Nuclear winter and nuclear policy: implications for U.S. and Soviet deterrence strategies
Griffin, Gail Alane.
Kartchner, Kerry M.
Haney, Robert L.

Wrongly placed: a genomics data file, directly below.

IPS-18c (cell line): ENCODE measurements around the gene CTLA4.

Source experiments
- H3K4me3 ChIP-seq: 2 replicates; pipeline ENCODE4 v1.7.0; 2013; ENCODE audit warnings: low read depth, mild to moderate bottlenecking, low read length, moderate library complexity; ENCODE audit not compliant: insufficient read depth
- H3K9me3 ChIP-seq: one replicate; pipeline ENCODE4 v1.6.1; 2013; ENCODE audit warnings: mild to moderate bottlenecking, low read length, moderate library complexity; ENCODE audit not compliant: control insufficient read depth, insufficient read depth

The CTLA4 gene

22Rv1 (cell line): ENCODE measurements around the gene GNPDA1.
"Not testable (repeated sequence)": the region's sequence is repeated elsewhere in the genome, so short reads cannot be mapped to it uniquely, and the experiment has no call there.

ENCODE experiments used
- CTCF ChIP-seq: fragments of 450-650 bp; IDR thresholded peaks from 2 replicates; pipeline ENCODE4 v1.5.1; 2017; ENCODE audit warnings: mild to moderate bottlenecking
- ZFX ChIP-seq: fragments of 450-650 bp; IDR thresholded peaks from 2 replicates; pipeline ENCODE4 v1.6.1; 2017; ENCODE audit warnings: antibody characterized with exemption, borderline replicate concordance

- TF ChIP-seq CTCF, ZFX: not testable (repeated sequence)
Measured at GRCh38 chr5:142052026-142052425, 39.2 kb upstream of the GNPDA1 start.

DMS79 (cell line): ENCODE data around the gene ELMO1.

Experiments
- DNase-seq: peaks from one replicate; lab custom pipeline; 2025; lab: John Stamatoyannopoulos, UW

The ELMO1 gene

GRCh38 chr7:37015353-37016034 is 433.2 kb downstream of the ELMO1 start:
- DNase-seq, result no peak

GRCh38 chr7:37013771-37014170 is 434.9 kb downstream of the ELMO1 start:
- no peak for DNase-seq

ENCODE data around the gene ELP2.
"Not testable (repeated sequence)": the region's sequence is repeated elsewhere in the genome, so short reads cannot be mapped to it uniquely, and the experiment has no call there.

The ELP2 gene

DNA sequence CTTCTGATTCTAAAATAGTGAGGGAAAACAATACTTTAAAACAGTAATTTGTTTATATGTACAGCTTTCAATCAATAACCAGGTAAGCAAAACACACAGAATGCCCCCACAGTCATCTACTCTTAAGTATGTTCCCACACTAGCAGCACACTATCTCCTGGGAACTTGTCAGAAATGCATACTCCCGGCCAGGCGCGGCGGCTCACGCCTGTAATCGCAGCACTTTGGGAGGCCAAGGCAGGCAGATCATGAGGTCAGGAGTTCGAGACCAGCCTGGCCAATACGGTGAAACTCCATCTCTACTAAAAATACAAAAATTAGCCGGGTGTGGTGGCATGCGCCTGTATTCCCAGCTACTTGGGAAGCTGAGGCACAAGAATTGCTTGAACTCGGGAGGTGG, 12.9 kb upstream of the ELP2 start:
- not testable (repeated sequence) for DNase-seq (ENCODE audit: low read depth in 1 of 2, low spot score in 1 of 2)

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Nuclear weapons were rapidly incorporated into the policies for maintaining the national security objectives of both the Soviet Union and the United States--in spite of poorly understood nuclear weapons effects. The nuclear winter hypothesis, the basis of which was first proposed in 1982, directed scientific research into the consequences of massive amounts of dust and smoke, from nuclear detonations, on the earth's climate and subsequently on the ecology of the earth. This thesis presents the evolution of the nuclear winter hypothesis in order to elucidate its unique aspects for global devastation and the consensus of plausibility which the hypothesis holds in the scientific community. The hypothesis has aroused a flurry of debate on its implications for nuclear policy. With the historical aspects of the nuclear era as a backdrop, the question of incorporating new scientific information on the consequences of nuclear war into policy is discussed. The observed responses of the U.S. and Soviet Union and the implications for future actions in response to the nuclear winter hypothesis are examined-- leading to the conclusion that the hypothesis will have little or no impact on U.S. and Soviet nuclear policy. Theses. (JHD)
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